Training is an important part of learning to master any type of skill or information. You don’t need to be a teacher however, to train someone. And actually, you don’t even need to know much about the content you want to teach. This seems contradictory to many people and is a reason the most common reason why people don’t train others as often as they should. Let’s explore some of the reasoning behind this and in my next article, I’ll outline how to approach training in an area, even if you are not an expert at it.
To look at this closer and understand an approach that works for training I’ll explore the classic five ‘W’ questions to consider the various angles about providing some kind of training.
Who Can You Train?
This is a great question to ask and without looking closely at it, people often feel that they don’t have anyone to train. This just isn’t true! There are many people in everyone’s lives and there are opportunities to train pretty much anyone you know. You could train your children, your friends, your spouse, your family, your colleagues, strangers, and clients. What is useful is to pay attention to all these questions when identifying who you can train. Remember that you don’t need to have any authority or power over a person to train them. Train anyone!
What Can You Train?
Next is to consider what you can train. I find the best way to identify this is not to look at what you DO know, but to look at what the person you can train wants to know! This is critical to gaining their interest and desire to be trained and helps to eliminate the common misconception that you need to be an expert with something to train them. Look at what they want or need to learn and then get into the training process (which I will cover in my How to Train Someone article next).
If you train an area of interest to someone else, they will welcome it, and enjoy it far more than if you try to teach an area you may know more about yourself, but they have no interest in. Dale Carnegie’s classic advise to talk about the things that interest the other person apply wonderfully with training as well if you want to have success at it.
When is it a Good Time to Train?
Finding a good time to train is perhaps, the most difficult part of training. You need to have a chance to prepare your training material and thoughts, as well to spend some time with the person you are training. Getting a commitment for this is definitely preferred but not always practical. If you can, schedule some specific time together to focus on the training. When you do this will depend on some of the other questions like the who and what you are training.
I’d suggest to do training at a time of day that anyone involved is alert and attentive, so not late at night or early in the morning unless that is a good time for everyone. Find a time that people are happy and willing to commit to so you are not planning the training to have inherent stumbling blocks before it even starts.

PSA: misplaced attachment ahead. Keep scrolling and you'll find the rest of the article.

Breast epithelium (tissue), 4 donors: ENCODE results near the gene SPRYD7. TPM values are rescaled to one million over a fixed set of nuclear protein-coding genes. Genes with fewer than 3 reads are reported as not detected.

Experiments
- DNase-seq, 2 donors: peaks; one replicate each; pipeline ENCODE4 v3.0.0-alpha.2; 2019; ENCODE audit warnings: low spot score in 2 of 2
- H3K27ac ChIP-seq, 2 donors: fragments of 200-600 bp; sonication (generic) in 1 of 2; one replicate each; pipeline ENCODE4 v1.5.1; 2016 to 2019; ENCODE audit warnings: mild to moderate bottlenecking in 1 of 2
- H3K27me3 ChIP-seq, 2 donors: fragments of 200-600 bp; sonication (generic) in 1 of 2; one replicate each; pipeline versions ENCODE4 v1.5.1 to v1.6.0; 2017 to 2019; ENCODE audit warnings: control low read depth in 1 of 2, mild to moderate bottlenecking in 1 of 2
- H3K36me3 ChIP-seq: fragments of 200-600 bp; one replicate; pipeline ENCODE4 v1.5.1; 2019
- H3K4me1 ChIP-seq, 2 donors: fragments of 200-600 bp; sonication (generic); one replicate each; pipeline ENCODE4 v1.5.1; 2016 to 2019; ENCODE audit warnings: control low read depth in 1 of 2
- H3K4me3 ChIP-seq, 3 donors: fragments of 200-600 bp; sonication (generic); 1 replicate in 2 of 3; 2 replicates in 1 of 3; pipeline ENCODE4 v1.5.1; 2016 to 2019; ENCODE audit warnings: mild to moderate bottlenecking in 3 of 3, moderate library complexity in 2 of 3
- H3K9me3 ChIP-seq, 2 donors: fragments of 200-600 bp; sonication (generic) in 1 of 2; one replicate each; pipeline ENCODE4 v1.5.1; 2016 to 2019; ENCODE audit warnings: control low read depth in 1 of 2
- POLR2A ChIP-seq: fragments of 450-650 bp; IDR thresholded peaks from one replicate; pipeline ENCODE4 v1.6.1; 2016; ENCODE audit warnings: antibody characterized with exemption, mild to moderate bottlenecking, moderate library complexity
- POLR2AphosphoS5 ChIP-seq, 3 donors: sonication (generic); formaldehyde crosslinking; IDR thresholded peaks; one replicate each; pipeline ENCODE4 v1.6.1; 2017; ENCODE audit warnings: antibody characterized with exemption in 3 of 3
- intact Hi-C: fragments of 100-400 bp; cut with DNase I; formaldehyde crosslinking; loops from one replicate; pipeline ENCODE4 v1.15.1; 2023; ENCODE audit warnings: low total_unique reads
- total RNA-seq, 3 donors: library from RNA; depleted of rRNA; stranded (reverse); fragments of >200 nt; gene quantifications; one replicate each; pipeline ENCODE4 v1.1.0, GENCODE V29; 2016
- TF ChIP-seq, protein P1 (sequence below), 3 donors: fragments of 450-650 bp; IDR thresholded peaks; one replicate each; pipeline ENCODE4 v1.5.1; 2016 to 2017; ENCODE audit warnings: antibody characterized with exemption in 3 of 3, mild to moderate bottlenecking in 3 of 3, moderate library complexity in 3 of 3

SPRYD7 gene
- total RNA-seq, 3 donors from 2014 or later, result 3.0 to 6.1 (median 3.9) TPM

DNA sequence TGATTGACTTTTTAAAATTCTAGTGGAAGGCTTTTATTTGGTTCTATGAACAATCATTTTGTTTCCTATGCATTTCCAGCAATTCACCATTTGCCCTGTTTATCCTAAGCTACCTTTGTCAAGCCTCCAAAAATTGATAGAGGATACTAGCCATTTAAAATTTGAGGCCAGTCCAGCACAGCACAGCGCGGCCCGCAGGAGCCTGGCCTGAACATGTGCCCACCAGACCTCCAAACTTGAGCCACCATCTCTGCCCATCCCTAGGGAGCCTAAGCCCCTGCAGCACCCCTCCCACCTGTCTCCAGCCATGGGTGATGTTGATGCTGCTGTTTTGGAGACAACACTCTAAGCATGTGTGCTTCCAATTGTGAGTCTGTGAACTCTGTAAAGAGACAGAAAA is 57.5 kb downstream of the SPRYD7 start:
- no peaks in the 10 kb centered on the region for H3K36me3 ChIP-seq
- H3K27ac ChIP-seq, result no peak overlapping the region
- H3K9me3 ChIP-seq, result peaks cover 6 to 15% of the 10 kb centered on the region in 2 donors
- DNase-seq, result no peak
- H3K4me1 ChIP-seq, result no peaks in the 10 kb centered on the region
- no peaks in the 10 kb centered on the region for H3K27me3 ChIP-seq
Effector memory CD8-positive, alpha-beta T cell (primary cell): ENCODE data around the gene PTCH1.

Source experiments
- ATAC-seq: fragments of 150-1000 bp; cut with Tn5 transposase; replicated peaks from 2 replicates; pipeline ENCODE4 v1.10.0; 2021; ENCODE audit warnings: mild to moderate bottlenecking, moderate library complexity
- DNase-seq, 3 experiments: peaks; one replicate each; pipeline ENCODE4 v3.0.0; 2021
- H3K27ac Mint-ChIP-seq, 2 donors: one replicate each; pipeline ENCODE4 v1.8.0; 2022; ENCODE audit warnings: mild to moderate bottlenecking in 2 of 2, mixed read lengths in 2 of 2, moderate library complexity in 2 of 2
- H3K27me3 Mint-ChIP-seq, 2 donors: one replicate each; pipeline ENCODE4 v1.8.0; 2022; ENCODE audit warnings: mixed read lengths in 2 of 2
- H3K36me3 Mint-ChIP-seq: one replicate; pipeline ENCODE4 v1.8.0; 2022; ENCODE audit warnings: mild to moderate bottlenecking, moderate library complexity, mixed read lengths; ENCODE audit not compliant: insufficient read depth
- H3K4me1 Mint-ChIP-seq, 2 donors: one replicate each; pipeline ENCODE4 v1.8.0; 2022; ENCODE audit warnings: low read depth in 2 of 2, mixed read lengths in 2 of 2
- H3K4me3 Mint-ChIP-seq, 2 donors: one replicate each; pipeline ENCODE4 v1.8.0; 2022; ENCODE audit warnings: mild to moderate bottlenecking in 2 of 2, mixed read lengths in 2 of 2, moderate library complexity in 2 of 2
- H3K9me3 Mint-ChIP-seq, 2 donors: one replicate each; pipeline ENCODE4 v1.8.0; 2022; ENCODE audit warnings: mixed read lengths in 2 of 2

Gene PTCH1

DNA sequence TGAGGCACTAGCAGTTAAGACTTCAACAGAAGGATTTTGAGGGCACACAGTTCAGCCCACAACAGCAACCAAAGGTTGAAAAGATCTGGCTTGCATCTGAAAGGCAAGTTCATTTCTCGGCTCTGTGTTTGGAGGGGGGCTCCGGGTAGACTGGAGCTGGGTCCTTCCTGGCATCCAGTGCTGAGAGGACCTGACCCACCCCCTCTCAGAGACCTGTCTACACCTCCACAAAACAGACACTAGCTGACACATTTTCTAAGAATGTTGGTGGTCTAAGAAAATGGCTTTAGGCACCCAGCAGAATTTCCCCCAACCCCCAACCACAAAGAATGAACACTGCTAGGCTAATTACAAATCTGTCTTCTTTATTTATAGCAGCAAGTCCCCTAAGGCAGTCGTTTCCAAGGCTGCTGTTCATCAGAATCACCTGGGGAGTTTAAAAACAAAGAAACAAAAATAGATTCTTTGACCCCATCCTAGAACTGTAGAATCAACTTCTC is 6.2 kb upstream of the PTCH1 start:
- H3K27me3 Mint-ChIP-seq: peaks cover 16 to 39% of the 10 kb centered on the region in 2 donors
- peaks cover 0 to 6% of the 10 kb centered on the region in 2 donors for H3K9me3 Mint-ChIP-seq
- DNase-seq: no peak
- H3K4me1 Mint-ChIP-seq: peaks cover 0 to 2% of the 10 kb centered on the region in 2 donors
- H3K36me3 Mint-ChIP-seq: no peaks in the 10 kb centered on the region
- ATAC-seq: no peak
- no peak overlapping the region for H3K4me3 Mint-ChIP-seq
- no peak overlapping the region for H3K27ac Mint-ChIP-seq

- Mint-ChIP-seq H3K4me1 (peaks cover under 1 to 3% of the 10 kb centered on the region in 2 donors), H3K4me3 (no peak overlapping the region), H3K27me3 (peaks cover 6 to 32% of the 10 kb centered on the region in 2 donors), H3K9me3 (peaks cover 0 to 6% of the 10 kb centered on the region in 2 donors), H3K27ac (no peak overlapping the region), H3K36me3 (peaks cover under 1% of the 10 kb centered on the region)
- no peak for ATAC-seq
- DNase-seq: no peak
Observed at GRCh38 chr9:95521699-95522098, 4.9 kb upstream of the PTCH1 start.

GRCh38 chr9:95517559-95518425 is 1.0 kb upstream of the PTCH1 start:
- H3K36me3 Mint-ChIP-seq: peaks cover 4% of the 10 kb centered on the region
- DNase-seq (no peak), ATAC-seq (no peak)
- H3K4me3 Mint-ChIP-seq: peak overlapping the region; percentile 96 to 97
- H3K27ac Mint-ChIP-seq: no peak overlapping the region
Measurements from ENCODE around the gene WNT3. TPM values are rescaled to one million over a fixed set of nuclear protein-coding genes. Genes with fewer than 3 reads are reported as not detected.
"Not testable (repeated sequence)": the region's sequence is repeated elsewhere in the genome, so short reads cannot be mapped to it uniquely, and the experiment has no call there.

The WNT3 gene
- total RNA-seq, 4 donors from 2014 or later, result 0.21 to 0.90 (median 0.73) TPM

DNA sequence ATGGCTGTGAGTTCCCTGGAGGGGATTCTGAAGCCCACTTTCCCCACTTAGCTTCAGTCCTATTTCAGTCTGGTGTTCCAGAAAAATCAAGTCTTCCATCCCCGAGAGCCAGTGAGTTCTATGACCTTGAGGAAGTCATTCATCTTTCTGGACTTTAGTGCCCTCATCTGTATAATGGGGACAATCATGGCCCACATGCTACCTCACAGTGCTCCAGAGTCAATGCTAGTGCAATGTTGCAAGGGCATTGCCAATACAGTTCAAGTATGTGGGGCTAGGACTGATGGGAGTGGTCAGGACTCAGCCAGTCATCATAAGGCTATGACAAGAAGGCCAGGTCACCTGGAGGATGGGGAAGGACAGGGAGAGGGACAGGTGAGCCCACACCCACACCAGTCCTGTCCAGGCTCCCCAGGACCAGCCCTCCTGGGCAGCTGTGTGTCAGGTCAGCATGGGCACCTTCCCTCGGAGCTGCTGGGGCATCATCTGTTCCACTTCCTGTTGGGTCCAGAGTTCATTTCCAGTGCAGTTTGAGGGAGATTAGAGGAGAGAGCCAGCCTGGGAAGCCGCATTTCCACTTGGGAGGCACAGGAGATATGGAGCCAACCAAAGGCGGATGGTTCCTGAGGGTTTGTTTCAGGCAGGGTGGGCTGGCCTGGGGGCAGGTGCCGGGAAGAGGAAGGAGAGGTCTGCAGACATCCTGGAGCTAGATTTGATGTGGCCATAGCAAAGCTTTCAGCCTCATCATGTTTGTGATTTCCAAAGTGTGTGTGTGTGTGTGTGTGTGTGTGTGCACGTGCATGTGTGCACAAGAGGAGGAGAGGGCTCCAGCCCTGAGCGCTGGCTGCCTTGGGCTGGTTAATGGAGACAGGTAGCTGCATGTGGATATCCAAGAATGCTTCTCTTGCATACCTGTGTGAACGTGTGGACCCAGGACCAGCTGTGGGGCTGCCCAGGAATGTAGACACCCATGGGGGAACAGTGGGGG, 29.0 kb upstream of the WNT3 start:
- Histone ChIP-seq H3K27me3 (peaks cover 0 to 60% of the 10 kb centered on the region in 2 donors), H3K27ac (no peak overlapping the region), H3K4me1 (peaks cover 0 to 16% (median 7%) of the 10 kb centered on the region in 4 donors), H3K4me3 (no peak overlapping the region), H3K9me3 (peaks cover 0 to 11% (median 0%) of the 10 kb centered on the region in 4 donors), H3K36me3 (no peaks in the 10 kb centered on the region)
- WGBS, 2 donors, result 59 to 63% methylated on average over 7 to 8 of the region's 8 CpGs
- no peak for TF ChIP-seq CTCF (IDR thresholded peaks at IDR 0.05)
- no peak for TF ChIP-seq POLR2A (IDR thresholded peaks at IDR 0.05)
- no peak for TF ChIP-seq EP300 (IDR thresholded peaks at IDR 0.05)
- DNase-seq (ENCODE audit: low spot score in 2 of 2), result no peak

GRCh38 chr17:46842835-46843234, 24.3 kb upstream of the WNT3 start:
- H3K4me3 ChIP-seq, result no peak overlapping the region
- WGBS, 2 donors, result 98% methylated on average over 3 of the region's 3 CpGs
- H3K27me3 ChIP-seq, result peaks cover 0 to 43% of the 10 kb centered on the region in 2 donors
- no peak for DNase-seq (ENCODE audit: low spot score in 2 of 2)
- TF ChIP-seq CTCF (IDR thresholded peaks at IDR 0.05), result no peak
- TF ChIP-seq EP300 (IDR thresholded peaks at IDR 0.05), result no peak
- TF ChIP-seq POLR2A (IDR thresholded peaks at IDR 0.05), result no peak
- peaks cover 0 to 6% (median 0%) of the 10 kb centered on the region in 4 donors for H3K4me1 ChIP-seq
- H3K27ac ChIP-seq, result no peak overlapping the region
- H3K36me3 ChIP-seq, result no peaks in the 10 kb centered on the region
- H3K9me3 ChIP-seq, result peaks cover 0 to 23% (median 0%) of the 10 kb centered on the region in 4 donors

As I mentioned above, it’s not always practical to plan the training and if that’s not working, do not prevent you from training still. Plan things more spontaneously and train on the spot whenever you can make it work. Even segmented training at random times is far better than not doing it at all. As for when to start or begin training? Don’t delay, begin the training NOW!
Where Should I Train?
Obviously, not everyone has a school classroom or facility to train from. Nor would you want to use that for every kind of training and with all people. Again, it is far more important to make the training comfortable and easy to do than to worry about the ideal place to train from. Where you train can vary greatly and it can easily happen from your home or home of another person, at work in public or private sessions, or perhaps even over lunch or informal get together. You can train over the phone, on the internet, by book or written content or even in a group in a public location. Again, remember that it’s not that important where you train, its just important that you DO.
Why Should I Train?
This is my favorite question and often it’s the one with the most concerns. Especially from people in the workplace and many people feel that knowledge is power and so to hoard that knowledge they are getting ahead. Let me assure you, this is completely wrong. As a manager, I know that the riskiest individuals in an organization are the ones that are sole experts and they are always on my mind to eliminate that trait from. An organization wants to have multiple people available for any job so that loosing someone is no impact. Let me assure you, if you can use training to make yourself redundant and provide help to your organization to balance out the risky ‘experts’, that is far more valuable than being an expert yourself.
Another important reason that is often overlooked is for learning yourself. Teaching and training is the best way to both prove your understanding of a subject that you already know and also to learn more about it yourself. As you discuss the topic, plan for it and research, you expand your own understanding in that area and so you are not only helping someone else learn, but you are definitely learning yourself. The more time you spend training, the more you see where people have struggles, questions and concerns with the topic and it helps you to focus on addressing those areas in similar or related training for next time. This helps you get more prepared and become more and more effective at your training.
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